Saturday, November 09, 2013

Samaris— Promise and Problems

I’ve been listening to the “new’ Samaris CD. It was released last summer on the One Little Indian label. It contains their first two EPs—all eight original tracks with the addition of four remixes. They’ve recently given stunning performances at Iceland Airwaves, and have several festival dates lined up for the new year. The group´s material comes from 18th century Icelandic poetry set to a minimal electronica background (created by Þórður Kári Steinþórsson) with vocal melodies by Jófríður Ákadóttir and layered with clarinet themes by Áslaug Rún Magnúsdóttir. I’ve been hearing bits and pieces of this all year, although lo-fi video clips don't do this music justice. I caught them last year at the now demolished Faktorý—a crazy gig in a sweltering room full of yakkers:

Needless to say, I was eager to give this CD a listen in the privacy of my pine-paneled garret. Their music is wonderful. The concept—old poetry sung in Icelandic with a programmer and a clarinetist—sounds like a recipe for disaster. I found the result surprisingly fresh and unaffected. The songs are carefully structured, just the right length and had enough musical surprises to delight both the casual and serious listener. Jófríður has a tremendous sense of melody; it was the first thing I noticed about her in her other group Pascal Pinon (at the 2009 Iceland Airwaves.) The group has been getting a lot of attention; their version of Góða Tungl will be featured in the upcoming Icelandic feature film XL.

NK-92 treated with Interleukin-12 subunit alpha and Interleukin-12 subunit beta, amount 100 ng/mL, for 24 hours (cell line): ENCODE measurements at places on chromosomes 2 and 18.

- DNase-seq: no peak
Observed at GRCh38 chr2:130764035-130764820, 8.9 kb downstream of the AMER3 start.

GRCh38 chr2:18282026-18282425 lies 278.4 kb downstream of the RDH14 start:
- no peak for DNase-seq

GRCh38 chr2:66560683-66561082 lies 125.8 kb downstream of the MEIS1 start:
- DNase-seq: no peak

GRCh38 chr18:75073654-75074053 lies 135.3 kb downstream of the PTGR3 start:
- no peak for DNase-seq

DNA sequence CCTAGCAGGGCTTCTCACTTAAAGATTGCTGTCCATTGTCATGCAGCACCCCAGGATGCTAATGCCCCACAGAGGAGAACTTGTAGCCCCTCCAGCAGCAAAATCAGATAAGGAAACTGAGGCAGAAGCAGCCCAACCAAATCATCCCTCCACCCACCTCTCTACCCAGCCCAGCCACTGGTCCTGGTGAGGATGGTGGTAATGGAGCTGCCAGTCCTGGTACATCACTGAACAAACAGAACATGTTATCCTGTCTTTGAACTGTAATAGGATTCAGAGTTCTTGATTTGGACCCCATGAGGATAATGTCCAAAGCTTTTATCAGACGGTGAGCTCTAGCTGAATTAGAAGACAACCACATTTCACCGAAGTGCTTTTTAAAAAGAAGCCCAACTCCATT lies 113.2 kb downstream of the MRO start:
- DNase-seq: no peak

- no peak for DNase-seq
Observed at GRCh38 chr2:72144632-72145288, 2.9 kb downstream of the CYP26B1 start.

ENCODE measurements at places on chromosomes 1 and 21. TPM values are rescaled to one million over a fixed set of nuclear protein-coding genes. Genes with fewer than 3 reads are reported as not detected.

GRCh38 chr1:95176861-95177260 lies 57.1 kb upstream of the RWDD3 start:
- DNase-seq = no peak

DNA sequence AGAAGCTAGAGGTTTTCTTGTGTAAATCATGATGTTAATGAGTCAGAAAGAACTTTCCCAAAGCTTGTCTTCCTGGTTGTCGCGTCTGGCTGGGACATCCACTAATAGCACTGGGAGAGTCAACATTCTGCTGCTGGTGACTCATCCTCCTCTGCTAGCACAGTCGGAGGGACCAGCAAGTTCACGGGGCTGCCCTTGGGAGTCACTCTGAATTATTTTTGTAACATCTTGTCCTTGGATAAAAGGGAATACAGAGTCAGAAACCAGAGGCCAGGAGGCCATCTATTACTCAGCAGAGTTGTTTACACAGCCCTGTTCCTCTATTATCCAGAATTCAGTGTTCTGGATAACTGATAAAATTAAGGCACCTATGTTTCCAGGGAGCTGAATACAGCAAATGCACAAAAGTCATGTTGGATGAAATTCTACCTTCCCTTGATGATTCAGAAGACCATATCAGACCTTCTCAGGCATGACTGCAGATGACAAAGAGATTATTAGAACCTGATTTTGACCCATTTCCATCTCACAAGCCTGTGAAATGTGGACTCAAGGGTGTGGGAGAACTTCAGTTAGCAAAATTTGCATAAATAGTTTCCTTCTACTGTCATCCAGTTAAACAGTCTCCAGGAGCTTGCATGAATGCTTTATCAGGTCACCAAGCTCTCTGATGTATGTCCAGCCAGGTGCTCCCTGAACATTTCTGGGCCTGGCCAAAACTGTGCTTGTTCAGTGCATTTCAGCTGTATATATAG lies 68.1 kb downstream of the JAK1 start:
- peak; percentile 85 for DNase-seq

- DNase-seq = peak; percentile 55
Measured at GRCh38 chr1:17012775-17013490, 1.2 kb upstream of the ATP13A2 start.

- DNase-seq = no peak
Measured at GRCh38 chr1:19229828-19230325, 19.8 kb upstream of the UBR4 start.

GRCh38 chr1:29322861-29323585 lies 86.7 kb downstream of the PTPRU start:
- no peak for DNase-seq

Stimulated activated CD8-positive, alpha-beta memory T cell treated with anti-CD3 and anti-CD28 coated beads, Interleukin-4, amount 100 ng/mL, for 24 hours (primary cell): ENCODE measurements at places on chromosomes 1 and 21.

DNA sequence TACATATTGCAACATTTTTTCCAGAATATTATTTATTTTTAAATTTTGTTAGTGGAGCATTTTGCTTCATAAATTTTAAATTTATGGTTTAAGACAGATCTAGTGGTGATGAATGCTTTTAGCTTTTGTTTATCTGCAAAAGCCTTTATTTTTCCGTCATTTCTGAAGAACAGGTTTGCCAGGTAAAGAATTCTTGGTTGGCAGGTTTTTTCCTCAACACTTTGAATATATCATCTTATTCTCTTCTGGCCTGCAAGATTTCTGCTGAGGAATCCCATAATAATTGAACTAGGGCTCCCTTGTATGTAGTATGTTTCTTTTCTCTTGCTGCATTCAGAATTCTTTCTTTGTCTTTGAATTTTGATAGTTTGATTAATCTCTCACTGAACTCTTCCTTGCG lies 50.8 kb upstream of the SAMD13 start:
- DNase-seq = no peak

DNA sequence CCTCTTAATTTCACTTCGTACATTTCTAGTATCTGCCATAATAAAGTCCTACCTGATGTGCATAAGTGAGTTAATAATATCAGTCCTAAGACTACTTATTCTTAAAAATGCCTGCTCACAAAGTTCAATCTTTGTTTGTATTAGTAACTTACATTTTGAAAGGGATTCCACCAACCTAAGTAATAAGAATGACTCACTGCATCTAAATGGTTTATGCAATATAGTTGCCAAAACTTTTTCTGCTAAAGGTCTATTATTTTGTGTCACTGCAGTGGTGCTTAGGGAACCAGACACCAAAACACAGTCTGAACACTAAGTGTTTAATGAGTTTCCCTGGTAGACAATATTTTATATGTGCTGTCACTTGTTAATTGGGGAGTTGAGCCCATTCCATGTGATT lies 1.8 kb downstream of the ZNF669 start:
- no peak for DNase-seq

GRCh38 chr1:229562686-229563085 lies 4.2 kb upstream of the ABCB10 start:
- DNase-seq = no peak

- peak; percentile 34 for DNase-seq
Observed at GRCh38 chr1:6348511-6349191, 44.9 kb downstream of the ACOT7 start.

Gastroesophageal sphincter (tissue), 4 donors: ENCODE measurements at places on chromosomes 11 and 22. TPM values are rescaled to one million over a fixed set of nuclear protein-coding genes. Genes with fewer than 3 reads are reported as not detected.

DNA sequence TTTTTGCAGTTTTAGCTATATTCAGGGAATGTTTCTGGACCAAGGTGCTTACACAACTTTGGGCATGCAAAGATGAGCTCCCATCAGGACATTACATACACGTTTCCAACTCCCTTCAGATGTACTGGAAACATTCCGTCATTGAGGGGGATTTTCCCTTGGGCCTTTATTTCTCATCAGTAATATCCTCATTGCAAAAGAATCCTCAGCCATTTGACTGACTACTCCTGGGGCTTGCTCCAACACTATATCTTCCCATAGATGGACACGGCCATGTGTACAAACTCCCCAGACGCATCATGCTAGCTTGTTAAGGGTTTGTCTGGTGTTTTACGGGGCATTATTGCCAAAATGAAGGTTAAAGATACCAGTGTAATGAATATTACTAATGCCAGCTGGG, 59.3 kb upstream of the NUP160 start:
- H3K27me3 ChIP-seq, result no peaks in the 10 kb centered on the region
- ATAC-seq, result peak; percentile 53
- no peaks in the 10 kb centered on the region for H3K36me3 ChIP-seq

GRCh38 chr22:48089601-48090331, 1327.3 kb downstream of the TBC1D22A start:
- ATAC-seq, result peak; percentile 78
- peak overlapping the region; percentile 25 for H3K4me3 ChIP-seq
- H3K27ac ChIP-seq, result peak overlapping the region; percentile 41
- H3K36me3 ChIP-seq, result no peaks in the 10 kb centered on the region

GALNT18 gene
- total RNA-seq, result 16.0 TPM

Now for the bad: The remixes. Really, really bad. This kind of audio graffiti was lame years ago and its tedious execution here left me with a bad taste for the whole album. I assume the remixes were done to give the group exposure to club music market. Samaris, unlike Pascal Pinon, is managed by “outsiders” and evidently the group has no control of their product, excepting the basic tracks. Even the cover art was misguided. This is one CD I’ll definitely re-burn without the remixes. The members of Samaris are all students and have a limit to how much effort they can expend on their career; what they have produced here is great. It is unfortunate that this collection was marred by lesser talents. The group has been performing some of these remixes live, so I’ll assume they approve.

Jófríður has tremendous potential, recent photos from the Airwaves show at Harpa show her gaining stage presence. She’s a talent to watch, I hope her career doesn’t get sidetracked by uninspired management.

Samaris in 3-D:

Cross eyes and focus on the center image for stereo effect!

By Professor Batty


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